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  • 🎨 Diffusion Digest: Open Model Initiative Takes Shape, PixArt Joins Forces with NVIDIA, SD3 License Complexities (June 30, 2024)

🎨 Diffusion Digest: Open Model Initiative Takes Shape, PixArt Joins Forces with NVIDIA, SD3 License Complexities (June 30, 2024)

Cut through the noise, stay informed β€” new stories every Sunday.

🎨 Welcome to DiffusionDigest for the week of June 30, 2024! In this issue, we explore the launch of the Open Model Initiative, the PixArt team's move to NVIDIA, and the legal hurdles surrounding Stable Diffusion 3's license. So grab a cup of coffee, settle in, and let's go!

πŸš€ Open Model Initiative Launch

TL;DR: The new Open Model Initiative aims to develop open AI models for generating media, but the community has concerns about potential censorship, synthetic data quality, and resource requirements.

The Open Model Initiative, a community-driven effort, has recently launched with the goal of advancing the development and adoption of openly licensed AI models for generating images, video, and audio. The initial members of the Open Model Initiative include Invoke, ComfyOrg (the ComfyUI team), LAION, and Civitai. Their plans involve establishing governance, surveying the community, creating interoperability standards, supporting high-quality open model development, and hosting events.

The announcement of the Open Model Initiative generated substantial discussion online, with community members expressing various concerns and opinions. Some worried that an overemphasis on "safety" and "ethics" could lead to heavily censored and limited models, hampering artistic expression. Many called for the initiative to prioritize model capability and avoid compromising on content filtering. Others expressed skepticism about the feasibility of training a competitive model using primarily AI-generated or synthetic data, fearing that it could amplify flaws and artifacts. However, some noted that synthetic data is easier to train on and that Civitai has a strong repository.

There was also uncertainty regarding the immense compute resources and funding needed to deliver a high-quality open model in a reasonable timeframe, with estimates of training costs ranging from $50K to $300K+. Some community members called for the initiative to avoid introducing arbitrary restrictions around "consent" for training data, arguing that permission requirements for learning from public data would make open models nonviable. Despite these concerns, the effort represents an important step in keeping generative AI accessible as the technology advances rapidly.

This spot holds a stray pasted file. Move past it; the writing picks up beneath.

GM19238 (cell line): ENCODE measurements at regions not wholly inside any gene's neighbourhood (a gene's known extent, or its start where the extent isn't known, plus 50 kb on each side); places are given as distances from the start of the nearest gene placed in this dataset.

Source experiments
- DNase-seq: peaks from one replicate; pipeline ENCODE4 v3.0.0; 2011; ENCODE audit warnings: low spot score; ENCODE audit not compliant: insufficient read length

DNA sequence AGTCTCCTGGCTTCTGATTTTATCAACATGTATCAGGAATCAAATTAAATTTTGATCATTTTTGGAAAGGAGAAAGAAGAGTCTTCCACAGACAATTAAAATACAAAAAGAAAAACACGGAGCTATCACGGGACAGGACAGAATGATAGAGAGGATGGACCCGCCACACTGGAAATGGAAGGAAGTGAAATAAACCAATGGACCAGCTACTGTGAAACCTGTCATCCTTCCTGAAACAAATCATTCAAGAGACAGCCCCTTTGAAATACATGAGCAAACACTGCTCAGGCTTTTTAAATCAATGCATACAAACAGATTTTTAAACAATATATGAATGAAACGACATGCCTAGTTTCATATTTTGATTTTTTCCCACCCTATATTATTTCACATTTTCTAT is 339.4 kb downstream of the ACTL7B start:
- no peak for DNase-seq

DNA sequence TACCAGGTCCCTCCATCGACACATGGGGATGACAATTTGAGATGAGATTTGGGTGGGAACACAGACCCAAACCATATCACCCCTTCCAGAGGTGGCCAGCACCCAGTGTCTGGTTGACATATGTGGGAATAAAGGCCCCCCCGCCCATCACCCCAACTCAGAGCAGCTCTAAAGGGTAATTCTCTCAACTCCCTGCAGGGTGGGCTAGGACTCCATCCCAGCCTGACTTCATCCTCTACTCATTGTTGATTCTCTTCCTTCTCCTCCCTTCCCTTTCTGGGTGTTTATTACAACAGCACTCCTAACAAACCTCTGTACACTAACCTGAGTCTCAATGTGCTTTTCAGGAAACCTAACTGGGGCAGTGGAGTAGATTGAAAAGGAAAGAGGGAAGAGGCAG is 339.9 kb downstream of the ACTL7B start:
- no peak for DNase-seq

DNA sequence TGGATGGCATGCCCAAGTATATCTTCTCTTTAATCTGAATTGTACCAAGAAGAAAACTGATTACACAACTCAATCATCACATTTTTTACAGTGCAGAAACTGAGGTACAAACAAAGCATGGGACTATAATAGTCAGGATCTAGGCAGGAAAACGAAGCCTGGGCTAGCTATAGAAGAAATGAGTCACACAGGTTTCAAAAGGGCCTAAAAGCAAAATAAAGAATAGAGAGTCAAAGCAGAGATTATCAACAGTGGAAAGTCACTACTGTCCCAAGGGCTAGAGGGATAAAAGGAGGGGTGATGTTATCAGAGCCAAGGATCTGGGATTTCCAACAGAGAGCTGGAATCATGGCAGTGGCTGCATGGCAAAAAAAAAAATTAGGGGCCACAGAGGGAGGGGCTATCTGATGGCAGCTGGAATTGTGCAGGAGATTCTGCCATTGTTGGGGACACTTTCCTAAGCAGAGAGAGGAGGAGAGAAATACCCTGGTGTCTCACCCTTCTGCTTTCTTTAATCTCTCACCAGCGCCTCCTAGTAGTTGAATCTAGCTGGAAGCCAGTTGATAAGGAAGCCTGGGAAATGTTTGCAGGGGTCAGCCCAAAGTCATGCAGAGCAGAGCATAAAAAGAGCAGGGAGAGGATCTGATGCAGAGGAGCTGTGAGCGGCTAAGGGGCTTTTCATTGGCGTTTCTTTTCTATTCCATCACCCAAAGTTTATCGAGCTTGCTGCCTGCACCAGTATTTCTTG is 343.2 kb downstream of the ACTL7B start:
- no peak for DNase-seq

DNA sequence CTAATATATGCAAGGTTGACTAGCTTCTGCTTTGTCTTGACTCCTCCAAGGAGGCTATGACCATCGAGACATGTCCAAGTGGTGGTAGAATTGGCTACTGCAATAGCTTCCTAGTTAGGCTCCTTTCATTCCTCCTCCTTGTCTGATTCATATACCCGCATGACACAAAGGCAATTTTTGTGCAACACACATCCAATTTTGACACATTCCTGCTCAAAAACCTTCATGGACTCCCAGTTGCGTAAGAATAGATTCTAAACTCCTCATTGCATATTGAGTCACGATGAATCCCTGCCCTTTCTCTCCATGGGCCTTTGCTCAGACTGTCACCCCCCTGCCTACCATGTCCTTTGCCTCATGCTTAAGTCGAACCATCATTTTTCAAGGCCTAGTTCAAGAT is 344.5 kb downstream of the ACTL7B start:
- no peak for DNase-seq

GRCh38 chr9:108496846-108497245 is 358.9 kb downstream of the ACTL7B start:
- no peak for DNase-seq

🀝 PixArt Team Joins NVIDIA

TL;DR: The PixArt team's move to NVIDIA has raised concerns about licensing, censorship, and corporate influence on open-source AI models, but also presents opportunities for growth and improvement. The community remains divided on the implications for the future of open-source AI.

The recent announcement of the PixArt team, creators of an open-source alternative to Stable Diffusion 3 (SD3), joining NVIDIA has sparked a lively discussion within the AI community. The news has raised questions about the future of the PixArt project and the implications for open-source AI models in general.

Licensing and Censorship Concerns

One of the primary concerns expressed by the community is the potential impact of NVIDIA's involvement on the licensing and censorship of the PixArt model. Some users worry that NVIDIA's influence may lead to more restrictive licensing terms and increased censorship. However, others point out that NVIDIA benefits from open-source models driving demand for their GPUs, which could incentivize them to continue supporting the project.

NVIDIA's Open-Source Track Record

NVIDIA has a mixed history when it comes to open-source initiatives. While the company has released some models and tools under permissive licenses, it has also faced criticism for its proprietary CUDA ecosystem and lack of open driver documentation.

Potential for Growth and Improvement

The PixArt team aims to leverage NVIDIA's resources to make the model "more efficient and stronger." Some users speculate that NVIDIA's involvement could help establish PixArt as a new center for open-source image generation, especially given the uncertainties surrounding Stability AI and the mixed reception of SD3.